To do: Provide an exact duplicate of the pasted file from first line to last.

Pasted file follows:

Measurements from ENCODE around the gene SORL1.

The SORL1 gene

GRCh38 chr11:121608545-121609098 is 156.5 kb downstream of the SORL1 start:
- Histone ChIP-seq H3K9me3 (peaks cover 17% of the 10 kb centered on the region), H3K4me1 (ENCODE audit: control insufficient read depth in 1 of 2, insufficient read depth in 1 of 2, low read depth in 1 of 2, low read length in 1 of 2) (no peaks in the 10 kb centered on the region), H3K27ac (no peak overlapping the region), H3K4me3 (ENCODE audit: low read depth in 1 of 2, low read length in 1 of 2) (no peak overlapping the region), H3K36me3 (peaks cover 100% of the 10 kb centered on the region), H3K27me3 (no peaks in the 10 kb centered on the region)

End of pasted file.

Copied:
Measurements from ENCODE around the gene SORL1.

The SORL1 gene

GRCh38 chr11:121608545-121609098 is 156.5 kb downstream of the SORL1 start:
- Histone ChIP-seq H3K9me3 (peaks cover 17% of the 10 kb centered on the region), H3K4me1 (ENCODE audit: control insufficient read depth in 1 of 2, insufficient read depth in 1 of 2, low read depth in 1 of 2, low read length in 1 of 2) (no peaks in the 10 kb centered on the region), H3K27ac (no peak overlapping the region), H3K4me3 (ENCODE audit: low read depth in 1 of 2, low read length in 1 of 2) (no peak overlapping the region), H3K36me3 (peaks cover 100% of the 10 kb centered on the region), H3K27me3 (no peaks in the 10 kb centered on the region)